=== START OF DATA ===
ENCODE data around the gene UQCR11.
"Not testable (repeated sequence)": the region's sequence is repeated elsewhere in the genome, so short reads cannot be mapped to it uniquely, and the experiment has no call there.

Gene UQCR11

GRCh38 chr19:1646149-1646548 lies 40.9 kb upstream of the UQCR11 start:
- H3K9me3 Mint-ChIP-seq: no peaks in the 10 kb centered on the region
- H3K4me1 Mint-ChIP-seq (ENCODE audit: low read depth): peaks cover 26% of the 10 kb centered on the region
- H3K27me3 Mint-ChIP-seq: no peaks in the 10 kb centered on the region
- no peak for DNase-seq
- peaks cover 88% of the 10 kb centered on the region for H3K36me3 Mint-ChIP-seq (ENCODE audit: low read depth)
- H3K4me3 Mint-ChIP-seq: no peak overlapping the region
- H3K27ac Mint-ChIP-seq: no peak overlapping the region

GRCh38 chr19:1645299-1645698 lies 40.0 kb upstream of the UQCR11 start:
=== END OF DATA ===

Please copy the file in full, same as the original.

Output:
ENCODE data around the gene UQCR11.
"Not testable (repeated sequence)": the region's sequence is repeated elsewhere in the genome, so short reads cannot be mapped to it uniquely, and the experiment has no call there.

Gene UQCR11

GRCh38 chr19:1646149-1646548 lies 40.9 kb upstream of the UQCR11 start:
- H3K9me3 Mint-ChIP-seq: no peaks in the 10 kb centered on the region
- H3K4me1 Mint-ChIP-seq (ENCODE audit: low read depth): peaks cover 26% of the 10 kb centered on the region
- H3K27me3 Mint-ChIP-seq: no peaks in the 10 kb centered on the region
- no peak for DNase-seq
- peaks cover 88% of the 10 kb centered on the region for H3K36me3 Mint-ChIP-seq (ENCODE audit: low read depth)
- H3K4me3 Mint-ChIP-seq: no peak overlapping the region
- H3K27ac Mint-ChIP-seq: no peak overlapping the region

GRCh38 chr19:1645299-1645698 lies 40.0 kb upstream of the UQCR11 start: